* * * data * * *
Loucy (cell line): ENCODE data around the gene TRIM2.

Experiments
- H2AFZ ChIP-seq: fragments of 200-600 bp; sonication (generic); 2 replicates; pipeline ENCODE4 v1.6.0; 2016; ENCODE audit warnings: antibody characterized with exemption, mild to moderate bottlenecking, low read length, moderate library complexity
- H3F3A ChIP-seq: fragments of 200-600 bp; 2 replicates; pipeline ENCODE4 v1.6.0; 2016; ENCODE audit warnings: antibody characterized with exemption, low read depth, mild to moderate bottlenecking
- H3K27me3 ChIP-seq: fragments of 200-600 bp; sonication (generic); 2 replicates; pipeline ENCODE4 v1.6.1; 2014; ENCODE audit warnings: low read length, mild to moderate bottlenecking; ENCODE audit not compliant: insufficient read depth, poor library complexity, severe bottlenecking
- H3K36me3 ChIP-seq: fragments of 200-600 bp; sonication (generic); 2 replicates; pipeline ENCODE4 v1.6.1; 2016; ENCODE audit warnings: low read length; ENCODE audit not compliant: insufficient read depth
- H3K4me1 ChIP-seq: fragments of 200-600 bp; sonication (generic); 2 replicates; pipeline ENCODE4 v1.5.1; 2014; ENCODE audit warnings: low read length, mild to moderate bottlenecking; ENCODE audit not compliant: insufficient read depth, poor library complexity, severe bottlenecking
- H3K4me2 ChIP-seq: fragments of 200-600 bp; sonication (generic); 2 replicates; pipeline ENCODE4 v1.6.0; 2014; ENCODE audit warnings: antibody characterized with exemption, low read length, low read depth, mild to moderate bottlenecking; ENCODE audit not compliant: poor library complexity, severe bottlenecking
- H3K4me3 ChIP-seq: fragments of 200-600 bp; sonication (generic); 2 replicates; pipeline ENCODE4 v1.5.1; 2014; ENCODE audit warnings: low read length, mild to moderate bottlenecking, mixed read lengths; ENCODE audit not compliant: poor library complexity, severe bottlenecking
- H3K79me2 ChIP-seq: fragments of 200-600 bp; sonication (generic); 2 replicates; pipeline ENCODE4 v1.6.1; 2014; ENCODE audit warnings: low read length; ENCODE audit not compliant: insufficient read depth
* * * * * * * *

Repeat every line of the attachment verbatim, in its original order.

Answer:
Loucy (cell line): ENCODE data around the gene TRIM2.

Experiments
- H2AFZ ChIP-seq: fragments of 200-600 bp; sonication (generic); 2 replicates; pipeline ENCODE4 v1.6.0; 2016; ENCODE audit warnings: antibody characterized with exemption, mild to moderate bottlenecking, low read length, moderate library complexity
- H3F3A ChIP-seq: fragments of 200-600 bp; 2 replicates; pipeline ENCODE4 v1.6.0; 2016; ENCODE audit warnings: antibody characterized with exemption, low read depth, mild to moderate bottlenecking
- H3K27me3 ChIP-seq: fragments of 200-600 bp; sonication (generic); 2 replicates; pipeline ENCODE4 v1.6.1; 2014; ENCODE audit warnings: low read length, mild to moderate bottlenecking; ENCODE audit not compliant: insufficient read depth, poor library complexity, severe bottlenecking
- H3K36me3 ChIP-seq: fragments of 200-600 bp; sonication (generic); 2 replicates; pipeline ENCODE4 v1.6.1; 2016; ENCODE audit warnings: low read length; ENCODE audit not compliant: insufficient read depth
- H3K4me1 ChIP-seq: fragments of 200-600 bp; sonication (generic); 2 replicates; pipeline ENCODE4 v1.5.1; 2014; ENCODE audit warnings: low read length, mild to moderate bottlenecking; ENCODE audit not compliant: insufficient read depth, poor library complexity, severe bottlenecking
- H3K4me2 ChIP-seq: fragments of 200-600 bp; sonication (generic); 2 replicates; pipeline ENCODE4 v1.6.0; 2014; ENCODE audit warnings: antibody characterized with exemption, low read length, low read depth, mild to moderate bottlenecking; ENCODE audit not compliant: poor library complexity, severe bottlenecking
- H3K4me3 ChIP-seq: fragments of 200-600 bp; sonication (generic); 2 replicates; pipeline ENCODE4 v1.5.1; 2014; ENCODE audit warnings: low read length, mild to moderate bottlenecking, mixed read lengths; ENCODE audit not compliant: poor library complexity, severe bottlenecking
- H3K79me2 ChIP-seq: fragments of 200-600 bp; sonication (generic); 2 replicates; pipeline ENCODE4 v1.6.1; 2014; ENCODE audit warnings: low read length; ENCODE audit not compliant: insufficient read depth